robin falls in love with marian so fast in every version of robin hood and it's kinda terrifying
The way he talks to Marian has always and will always make me melt. I won't ever be able to hold back my tears when the tax collector takes the bunny's ONLY PRESENT BECAUSE THEY CAN'T AFFORD ANYTHING ELSE. Man, this is probably one of my favorite Disney movies
A great classic.
Growing up I never was fascinated with Disney. I can recall watching Beauty and the Beast and The Little Mermaid, but I was much more obsessed with Transformers and Teenage Mutant Ninja Turtles. But my wife (we've been married for three whole weeks now!) loves Disney, so I think from now on for every sleazy horror film I log there's going to be a Disney film. Tonight's viewing was Robin Hood, a Blu-ray we picked up using points from Disney Movie Rewards.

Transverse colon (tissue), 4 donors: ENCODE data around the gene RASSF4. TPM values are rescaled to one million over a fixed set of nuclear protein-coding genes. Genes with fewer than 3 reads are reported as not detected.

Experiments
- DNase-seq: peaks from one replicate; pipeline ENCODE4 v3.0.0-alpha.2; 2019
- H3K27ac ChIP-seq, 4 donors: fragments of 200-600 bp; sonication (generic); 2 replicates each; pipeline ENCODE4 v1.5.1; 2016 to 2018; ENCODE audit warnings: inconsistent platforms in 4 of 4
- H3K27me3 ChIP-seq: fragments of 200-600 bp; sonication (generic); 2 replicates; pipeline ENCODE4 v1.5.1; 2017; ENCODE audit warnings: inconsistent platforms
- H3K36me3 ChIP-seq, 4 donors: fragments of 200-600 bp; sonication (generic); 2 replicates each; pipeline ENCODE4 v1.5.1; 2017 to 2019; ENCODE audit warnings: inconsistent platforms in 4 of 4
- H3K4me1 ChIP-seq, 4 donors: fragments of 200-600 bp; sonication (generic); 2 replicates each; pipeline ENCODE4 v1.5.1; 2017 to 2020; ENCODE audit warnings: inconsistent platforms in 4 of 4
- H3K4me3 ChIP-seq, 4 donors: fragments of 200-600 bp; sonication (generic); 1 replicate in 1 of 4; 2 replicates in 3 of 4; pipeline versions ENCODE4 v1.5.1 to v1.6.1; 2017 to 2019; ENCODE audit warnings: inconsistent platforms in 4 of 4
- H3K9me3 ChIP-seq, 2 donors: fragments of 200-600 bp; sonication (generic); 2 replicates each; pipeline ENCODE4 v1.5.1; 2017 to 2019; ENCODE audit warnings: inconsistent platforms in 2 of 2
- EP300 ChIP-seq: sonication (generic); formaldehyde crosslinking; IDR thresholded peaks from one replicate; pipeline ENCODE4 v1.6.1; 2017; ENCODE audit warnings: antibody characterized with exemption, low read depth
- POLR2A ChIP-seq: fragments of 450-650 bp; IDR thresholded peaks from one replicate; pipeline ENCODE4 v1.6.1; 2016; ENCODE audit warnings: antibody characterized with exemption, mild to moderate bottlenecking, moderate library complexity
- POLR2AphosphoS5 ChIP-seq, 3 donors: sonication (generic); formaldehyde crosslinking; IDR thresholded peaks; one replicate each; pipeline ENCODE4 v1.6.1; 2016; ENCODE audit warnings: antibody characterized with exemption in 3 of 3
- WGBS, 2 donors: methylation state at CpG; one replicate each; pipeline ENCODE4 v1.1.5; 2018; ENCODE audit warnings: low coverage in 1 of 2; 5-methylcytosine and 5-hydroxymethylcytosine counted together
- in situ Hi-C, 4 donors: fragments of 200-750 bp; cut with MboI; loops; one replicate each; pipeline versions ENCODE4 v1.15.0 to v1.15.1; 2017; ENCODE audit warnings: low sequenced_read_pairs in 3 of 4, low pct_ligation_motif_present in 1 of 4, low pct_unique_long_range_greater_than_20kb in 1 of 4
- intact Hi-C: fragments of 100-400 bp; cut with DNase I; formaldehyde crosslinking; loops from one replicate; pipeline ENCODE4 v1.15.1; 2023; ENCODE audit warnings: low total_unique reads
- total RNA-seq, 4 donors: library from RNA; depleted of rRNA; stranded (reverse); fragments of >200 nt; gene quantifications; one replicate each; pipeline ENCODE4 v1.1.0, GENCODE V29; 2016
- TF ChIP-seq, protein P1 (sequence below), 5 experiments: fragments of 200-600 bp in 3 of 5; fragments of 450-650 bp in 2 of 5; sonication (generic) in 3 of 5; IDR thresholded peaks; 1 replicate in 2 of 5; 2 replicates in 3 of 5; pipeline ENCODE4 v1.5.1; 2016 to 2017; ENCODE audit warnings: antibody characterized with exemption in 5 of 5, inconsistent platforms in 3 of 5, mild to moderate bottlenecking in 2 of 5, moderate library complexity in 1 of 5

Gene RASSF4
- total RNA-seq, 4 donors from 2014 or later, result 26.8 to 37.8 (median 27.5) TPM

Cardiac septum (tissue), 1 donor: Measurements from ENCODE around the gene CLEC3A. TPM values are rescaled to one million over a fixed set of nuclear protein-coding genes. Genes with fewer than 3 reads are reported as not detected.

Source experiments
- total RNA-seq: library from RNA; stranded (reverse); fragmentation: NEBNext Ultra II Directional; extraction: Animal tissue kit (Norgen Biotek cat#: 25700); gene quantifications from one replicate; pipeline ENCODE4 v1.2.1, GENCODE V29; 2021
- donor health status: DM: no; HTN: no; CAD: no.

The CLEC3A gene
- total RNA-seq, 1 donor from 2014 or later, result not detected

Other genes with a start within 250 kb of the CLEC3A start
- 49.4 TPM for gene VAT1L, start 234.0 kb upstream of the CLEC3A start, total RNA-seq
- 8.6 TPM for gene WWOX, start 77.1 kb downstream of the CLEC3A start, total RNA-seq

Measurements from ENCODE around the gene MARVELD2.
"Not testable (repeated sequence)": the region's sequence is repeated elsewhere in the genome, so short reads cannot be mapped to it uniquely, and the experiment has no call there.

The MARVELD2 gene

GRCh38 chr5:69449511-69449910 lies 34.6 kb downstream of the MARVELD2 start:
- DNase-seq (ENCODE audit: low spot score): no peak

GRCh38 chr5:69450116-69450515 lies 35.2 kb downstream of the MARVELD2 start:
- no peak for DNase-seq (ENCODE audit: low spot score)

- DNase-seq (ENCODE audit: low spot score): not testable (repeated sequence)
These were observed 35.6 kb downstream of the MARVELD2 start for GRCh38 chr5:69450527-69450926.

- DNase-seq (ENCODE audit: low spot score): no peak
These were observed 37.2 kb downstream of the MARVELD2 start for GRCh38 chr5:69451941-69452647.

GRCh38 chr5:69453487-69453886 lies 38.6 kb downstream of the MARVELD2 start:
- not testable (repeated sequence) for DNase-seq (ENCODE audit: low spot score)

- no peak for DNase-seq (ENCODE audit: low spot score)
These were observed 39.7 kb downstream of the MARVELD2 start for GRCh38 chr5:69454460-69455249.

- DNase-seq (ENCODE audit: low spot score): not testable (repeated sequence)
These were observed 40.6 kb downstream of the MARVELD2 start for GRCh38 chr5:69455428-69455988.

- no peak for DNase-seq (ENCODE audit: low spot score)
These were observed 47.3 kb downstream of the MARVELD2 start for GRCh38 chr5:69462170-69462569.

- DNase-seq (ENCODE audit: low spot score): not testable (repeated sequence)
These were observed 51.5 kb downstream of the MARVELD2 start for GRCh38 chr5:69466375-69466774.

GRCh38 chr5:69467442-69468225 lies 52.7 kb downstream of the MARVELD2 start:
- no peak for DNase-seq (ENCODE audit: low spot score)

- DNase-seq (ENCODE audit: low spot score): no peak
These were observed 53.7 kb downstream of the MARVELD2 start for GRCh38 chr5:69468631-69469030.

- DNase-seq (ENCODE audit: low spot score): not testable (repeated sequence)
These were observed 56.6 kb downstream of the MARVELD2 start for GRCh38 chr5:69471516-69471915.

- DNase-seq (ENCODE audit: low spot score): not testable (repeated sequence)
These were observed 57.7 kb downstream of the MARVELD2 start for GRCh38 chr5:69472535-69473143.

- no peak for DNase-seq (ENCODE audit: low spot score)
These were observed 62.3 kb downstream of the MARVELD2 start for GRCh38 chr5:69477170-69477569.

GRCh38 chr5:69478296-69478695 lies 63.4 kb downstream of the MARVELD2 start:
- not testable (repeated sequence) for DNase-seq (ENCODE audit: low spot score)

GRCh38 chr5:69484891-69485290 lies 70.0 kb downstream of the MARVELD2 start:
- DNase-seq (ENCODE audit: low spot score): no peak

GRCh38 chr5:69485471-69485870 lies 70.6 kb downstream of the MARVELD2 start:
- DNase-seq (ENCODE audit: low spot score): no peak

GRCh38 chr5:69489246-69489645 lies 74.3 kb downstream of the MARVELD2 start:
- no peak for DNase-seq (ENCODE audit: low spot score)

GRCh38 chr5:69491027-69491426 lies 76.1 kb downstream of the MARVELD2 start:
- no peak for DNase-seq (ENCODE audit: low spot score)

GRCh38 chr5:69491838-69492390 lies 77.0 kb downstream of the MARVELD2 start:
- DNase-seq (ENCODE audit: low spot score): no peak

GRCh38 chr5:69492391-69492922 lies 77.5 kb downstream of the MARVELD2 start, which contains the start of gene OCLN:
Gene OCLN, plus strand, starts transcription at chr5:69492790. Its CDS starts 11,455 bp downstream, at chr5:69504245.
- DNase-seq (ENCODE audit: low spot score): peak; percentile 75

Robin Hood is a fun little folksy film. It's not something I loved or even can see myself revisiting often with my wife, but it had a bunch of comedic touches that I appreciated, particularly the non-PC aspects (nothing overly terrible, just some moments here and there). The movie is a nice Disney B-film that's worth a look if you're interested.
Disney’s take on the old folkloric tales of Robin Hood keep the setting of Sherwood Forest and the city of Nottingham but change the cast to talking animals as the wily fox known as Robin Hood (Brian Bedford) and his bear friend Little John (Phil Harris) steal from the rich and give to the poor, much to the chagrin of cowardly lion Prince John (Peter Ustinov), his snake companion, Hiss (Terry-Thomas) and a bear Sherriff of Nottingham (Pat Buttram).
Produced during something of a nadir of Disney animation, that would follow them for the more than fifteen years afterwards, Robin Hood was the first Disney animated feature to be produced completely independent of founder Walt Disney and there’s a sense…
I need to re watch it
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This list is the Letterboxd version of The Oxford History of World Cinema.